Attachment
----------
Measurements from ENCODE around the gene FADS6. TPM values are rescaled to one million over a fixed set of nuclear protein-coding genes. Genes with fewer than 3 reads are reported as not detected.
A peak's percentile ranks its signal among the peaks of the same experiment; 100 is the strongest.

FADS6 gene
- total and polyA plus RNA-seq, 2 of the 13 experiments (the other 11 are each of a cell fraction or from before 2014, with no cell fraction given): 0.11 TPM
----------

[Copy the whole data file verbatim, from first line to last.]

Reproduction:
Measurements from ENCODE around the gene FADS6. TPM values are rescaled to one million over a fixed set of nuclear protein-coding genes. Genes with fewer than 3 reads are reported as not detected.
A peak's percentile ranks its signal among the peaks of the same experiment; 100 is the strongest.

FADS6 gene
- total and polyA plus RNA-seq, 2 of the 13 experiments (the other 11 are each of a cell fraction or from before 2014, with no cell fraction given): 0.11 TPM